Can i define global functions to call in individual translator rules?

Forgive me if i've somehow missed this, i've tried searching.

So i'm working on a preset that involves using modifier keys to send different messages. I use a message from a button press to set a global variable to 127 when held, and 0 when released, and then use rules to get the outputs i want when holding that button and pressing a second button. To avoid the message that would be sent when the second button is pressed without the modifier button held, i use a rule like "if m0==127 then exit and skip" for instance. But i have to use that rule on every translator that is for a button that i assign a secondary function to. OK, so now i'm adding another modifier key to set global variable m1, and i have to add another rule, "if m1==127 then exit and skip" but damn, i have to add it to every translator.


is there a way to define a function to call so i can just add that rule to it once instead of to every translator?


There is no concept of "functions" in MT Pro however here are a few suggestions that might help.

1) Use presets to enable/disable  entire preset sections for the outgoing action you want (instead of a global variable). You could actually use the global variable to turn on/off different presets instead of evaluating the value of m0 in every translator.  if m0==1 turn on only preset 1,  if m0==2 turn on only preset 2 etc. Then the individual translators would not need to look at the value off m0. Only the translators in the enabled preset would be active. Or you could simply enable a given preset when the shift key option you want is pressed. 

IE note on note 1 value 127 - Enable prekey in preset 1. Note off note 2 value 0 - Disable preset 2.Then all of your output options for preset 1 would be used.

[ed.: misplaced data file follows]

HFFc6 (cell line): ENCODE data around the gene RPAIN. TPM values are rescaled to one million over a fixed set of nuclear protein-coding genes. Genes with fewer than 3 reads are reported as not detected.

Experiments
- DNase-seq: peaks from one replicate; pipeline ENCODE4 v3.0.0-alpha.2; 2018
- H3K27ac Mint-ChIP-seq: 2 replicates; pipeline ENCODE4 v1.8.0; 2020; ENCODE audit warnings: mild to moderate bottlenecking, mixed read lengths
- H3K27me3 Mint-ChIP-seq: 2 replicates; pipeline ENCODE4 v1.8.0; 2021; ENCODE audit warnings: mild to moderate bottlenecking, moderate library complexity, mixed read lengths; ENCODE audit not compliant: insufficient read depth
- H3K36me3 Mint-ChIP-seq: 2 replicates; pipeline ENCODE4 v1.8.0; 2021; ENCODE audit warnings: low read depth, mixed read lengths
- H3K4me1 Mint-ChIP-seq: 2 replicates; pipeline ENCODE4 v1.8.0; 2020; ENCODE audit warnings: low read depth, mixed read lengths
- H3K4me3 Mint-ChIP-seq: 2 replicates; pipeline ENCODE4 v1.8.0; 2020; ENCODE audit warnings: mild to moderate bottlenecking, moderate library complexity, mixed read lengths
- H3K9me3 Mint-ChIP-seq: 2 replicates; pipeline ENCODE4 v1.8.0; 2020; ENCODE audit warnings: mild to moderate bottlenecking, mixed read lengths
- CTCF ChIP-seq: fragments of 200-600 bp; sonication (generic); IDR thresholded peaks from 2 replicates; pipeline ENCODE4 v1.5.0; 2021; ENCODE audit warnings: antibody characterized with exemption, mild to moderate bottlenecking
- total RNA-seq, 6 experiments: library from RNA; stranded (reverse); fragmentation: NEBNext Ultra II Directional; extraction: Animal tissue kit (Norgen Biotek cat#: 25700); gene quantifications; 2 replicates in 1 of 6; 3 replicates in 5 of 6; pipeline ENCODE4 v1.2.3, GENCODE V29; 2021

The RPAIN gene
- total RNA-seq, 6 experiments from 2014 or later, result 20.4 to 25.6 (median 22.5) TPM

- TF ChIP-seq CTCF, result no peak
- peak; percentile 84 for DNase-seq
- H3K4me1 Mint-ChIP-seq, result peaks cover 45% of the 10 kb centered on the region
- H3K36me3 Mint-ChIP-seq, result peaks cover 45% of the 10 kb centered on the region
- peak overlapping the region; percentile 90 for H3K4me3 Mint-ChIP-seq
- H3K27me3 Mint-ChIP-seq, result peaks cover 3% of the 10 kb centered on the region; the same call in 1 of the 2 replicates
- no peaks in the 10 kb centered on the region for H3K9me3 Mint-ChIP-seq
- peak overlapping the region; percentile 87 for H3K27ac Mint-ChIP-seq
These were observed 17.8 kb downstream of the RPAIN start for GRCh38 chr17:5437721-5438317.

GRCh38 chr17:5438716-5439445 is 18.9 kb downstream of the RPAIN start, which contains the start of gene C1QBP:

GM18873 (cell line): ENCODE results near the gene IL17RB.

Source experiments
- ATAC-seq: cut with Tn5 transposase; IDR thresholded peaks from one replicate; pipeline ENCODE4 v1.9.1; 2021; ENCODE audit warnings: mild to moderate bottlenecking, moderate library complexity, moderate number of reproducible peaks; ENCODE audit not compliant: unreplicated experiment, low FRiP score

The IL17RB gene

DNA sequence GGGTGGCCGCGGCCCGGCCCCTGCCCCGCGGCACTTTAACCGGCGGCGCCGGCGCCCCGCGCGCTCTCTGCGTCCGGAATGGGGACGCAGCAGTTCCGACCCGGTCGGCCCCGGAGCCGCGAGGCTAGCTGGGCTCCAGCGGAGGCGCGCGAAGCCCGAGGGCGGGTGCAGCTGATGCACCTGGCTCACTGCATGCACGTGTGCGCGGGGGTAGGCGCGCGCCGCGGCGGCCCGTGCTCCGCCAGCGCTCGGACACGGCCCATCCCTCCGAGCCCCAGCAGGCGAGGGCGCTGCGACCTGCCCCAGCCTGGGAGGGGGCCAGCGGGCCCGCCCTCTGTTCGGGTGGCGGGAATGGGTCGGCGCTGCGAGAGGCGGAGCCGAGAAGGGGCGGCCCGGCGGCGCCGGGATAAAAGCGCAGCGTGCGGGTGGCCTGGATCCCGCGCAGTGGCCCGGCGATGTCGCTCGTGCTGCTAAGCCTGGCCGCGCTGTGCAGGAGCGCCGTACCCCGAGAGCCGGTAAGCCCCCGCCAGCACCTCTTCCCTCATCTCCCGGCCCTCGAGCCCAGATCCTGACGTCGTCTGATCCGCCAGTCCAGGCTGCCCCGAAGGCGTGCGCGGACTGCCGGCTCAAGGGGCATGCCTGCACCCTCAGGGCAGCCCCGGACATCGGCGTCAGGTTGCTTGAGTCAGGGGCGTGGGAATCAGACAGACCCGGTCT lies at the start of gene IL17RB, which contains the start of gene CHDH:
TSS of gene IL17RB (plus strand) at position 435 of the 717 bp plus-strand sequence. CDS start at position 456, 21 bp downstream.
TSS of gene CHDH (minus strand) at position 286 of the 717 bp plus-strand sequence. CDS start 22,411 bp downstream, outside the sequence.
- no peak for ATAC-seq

Note on note 1 value 127 - Enable preset 2. Note off note 2 value 0 - Disable preset 2. Then all of your output options for preset 2 would be used.

For non-shift you would have a translator to turn on preset "no shift" on release of either note 1 or note 2. You would also need to disable  "no shift" preset in translators above while enabling other ones. No global variables required for this option.


2) Bitmap the global variable and and use if m0!=0 instead of if m0==127 then skip.  This still requires initial rework but may be more flexible in the future.  So you can have different values of m0 and skip all translators if it is not 0 and only select the output if it the value you want (ie shift1 = value 1, shift 2 = value 2 etc).

Of course on the translators you want to execute only if the correct shift value, you would still need to evaluate the value to trigger the outgoing action. 


3) There may be a way to do it with timers. For gesture management I have a geneneral "dispatch" timer. with a series of translators that monitors for input of timer "dispatch". The output is a different timer depending on the the function I want to perform. It still uses global variables but allows me to  put the logic in a more centrally located area (the translator for the specific function I want).   


None of these methods are perfect but I've been able to achieve quite a bit of more functionality using these techniques.

Without looking at your code, I think I would probably recommend option 1 as the first plan of attack. 

I hope this helps!


Steve Caldwell
Bome Q and A Moderator and
Independent Bome Consultant/Specialist


Ahhhhh, yes, i like option 1.  thank you!

i've also already repurposed your dispatch code for double tap and hold detection. It's great, thank you for that too.  I'm really enjoying this software!

I've experimented with emulating functions using timers but with limited success. Here is what I tried. So far it seems to be a bit more trouble than it is worth to me but maybe it will be closer to what you want.

Use a timer for a function call.

1) Set the return value to default of 0  as a global variable in the calling translator

2) Calling translator set global variables used for the function call

3) Output of calling translator is a one-shot timer with the function name as the timer trigger.

4) Have function timer call a "function-name-timer-done" timer at the end for completion.

5) Function-name-done timer triggers a separate translator used by the caller for the evaluation of the return value and then proceeds from there.


Of course, since all of this uses global variables, you need to be careful in use and timing as there is no local "scope".


Steve Caldwell
Bome Q and A Moderator and
Independent Bome Consultant/Specialist

Good to know it helped!

I believe that the dispatch oneshot timer would only work in all cases by implementing this: